The UAE open their ICC World Cup Qualifier campaign on Sunday against Papua New Guinea. They are among 10 nations vying for the two berths for the 2019 World Cup with Afghanistan, Zimbabwe, West Indies, Netherlands, Ireland, Scotland, Hong Kong and Nepal also in action.
Here are the talking points as the UAE prepare for battle.
EXPERIENCED PLAYERS NEED TO STEP UP
Rohan Mustafa, Ahmed Raza, Mohammad Naveed, Shaiman Anwar and Chirag Suri – these are the players who were involved the last time the UAE played in a World Cup Qualifier in 2014. They reached their target in New Zealand, claiming the top two spots to book their place in the 2015 showpiece event. All four apart from Suri have regularly been involved in the national set-up since then and between them have more than 550 caps.
With the majority of the players experiencing their first World Cup Qualifier, it will be up to the quartet to step up and make their experience count.
The 32-run defeat to West Indies on Thursday was another instance where the UAE only had themselves to blame for their defeat. Set a target of 116, the batsmen struggled before being all out for 83 and that is no surprise.
In their eight previous matches, six half-centuries and a century has been scored with those coming from four players – Ghulam Shabbir (two fifties), Ashfaq Ahmed (one century and fifty), Rohan Mustafa (two fifties) and Rameez Shahzad (fifty). The batsmen have to raise their game and concentrate on building partnerships. Bowlers alone cannot win every game.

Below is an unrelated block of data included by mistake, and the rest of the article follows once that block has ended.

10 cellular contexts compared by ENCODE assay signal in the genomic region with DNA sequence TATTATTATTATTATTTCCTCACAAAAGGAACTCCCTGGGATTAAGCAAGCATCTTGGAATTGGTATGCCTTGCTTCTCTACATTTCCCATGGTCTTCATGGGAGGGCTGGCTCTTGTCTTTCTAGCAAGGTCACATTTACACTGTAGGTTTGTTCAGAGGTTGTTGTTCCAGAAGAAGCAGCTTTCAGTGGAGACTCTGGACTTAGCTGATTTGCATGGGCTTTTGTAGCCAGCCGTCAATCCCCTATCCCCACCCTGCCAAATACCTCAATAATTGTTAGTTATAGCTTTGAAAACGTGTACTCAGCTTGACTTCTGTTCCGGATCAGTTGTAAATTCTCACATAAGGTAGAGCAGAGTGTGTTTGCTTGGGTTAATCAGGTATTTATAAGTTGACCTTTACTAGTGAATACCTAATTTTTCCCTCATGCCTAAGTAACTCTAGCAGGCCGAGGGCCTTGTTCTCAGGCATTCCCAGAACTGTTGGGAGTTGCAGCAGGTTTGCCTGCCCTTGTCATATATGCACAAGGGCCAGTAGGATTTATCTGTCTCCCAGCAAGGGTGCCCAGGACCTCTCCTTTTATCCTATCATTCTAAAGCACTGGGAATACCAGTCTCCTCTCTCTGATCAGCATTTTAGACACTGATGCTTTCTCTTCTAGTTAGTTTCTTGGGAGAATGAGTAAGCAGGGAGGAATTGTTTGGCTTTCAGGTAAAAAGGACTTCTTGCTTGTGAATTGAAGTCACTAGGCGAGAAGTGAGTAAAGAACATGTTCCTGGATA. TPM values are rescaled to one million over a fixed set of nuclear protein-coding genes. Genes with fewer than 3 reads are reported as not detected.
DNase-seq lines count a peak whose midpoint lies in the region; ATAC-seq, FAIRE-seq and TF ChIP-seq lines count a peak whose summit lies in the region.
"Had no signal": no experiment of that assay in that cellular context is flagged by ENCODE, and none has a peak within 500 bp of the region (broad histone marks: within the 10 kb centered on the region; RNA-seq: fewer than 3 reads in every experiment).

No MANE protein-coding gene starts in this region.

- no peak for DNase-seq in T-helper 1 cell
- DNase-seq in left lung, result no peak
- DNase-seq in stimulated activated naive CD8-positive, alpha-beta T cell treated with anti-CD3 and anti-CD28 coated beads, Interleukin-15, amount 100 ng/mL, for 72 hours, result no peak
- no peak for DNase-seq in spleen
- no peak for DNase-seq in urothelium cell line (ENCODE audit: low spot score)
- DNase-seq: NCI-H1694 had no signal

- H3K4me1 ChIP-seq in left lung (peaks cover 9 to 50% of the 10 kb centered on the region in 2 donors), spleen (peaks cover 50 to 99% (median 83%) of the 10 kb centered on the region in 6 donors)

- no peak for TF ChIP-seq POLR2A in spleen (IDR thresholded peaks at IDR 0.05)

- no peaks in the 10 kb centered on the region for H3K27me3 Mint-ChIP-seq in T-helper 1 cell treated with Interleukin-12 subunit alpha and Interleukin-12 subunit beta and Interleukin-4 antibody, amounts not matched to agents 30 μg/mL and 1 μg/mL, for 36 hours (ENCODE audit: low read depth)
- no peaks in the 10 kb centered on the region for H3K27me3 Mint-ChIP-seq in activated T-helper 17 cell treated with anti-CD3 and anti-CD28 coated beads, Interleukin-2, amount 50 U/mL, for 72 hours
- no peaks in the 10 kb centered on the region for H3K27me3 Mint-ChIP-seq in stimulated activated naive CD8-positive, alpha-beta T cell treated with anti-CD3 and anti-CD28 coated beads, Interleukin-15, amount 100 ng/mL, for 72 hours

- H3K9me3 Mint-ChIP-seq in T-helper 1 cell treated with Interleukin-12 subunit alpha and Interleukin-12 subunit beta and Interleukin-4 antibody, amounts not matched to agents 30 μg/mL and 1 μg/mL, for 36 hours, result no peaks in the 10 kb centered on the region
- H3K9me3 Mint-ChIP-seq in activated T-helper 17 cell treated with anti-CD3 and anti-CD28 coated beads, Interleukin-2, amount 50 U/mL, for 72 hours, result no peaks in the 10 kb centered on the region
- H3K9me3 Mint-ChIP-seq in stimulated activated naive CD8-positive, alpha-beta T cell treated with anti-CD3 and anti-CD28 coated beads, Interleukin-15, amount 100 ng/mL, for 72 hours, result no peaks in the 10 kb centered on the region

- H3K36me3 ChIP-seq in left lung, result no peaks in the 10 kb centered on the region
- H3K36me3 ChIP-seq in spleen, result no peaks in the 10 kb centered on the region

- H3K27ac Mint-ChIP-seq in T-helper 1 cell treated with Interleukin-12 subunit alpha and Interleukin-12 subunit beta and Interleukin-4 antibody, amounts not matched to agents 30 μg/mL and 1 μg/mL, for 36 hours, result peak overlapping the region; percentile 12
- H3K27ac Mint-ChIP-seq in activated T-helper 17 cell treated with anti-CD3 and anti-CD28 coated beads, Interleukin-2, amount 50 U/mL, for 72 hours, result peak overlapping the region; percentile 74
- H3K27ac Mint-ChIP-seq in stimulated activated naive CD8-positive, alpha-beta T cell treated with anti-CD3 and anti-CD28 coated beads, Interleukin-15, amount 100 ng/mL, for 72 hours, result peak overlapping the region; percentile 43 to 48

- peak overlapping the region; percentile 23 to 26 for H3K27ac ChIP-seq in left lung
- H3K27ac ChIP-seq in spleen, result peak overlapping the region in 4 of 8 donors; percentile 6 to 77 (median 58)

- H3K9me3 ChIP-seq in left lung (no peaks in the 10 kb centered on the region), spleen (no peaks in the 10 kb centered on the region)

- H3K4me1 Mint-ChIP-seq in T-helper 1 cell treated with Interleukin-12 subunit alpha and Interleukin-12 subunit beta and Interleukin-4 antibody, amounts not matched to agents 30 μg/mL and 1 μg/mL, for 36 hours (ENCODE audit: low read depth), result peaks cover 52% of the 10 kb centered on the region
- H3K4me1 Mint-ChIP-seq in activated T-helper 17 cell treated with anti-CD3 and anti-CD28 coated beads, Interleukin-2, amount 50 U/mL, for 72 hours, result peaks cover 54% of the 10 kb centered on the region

THE IMPORTANCE OF RETAINING ODI STATUS
It’s more than just a World Cup qualifying tournament where the top two sides will reach the 2019 showpiece event. While the likes of Ireland and West Indies are already assured of ODI status, that privilege is something that the UAE will be playing for this week.
Head coach Dougie Brown has revealed ODI status and retaining ICC funding is the primary objective and not qualification, considering they are massive underdogs to reach the World Cup. The task is straightforward. Finish as one of the top three sides between Nepal, Hong Kong, Scotland and Papua New Guinea, and ODI status until 2022 is sealed.
To have a realistic chance, qualification to the Super Six stage is essential. The UAE cricketers have seen the benefits of what ICC funding can do to an ODI nation with the launch of the first-ever professional contracts and the development of new programmes by the Emirates Cricket Board. If they cannot maintain their ODI status, if could have serious implications for not just the players but the ECB’s structure.
The UAE will not be stepping into unknown territory when they open their campaign. In their group, they have faced Ireland, West Indies, Netherlands and Papua New Guinea before with some good success. Last year, they completed a T20 series whitewash over Papua New Guinea while also defeating Netherlands 2-1 for their first 50-over series triumph on Dutch soil. Should they reach the Super Six stage, then the likes of Nepal and Scotland await – teams they have beaten before in the last 12 months.
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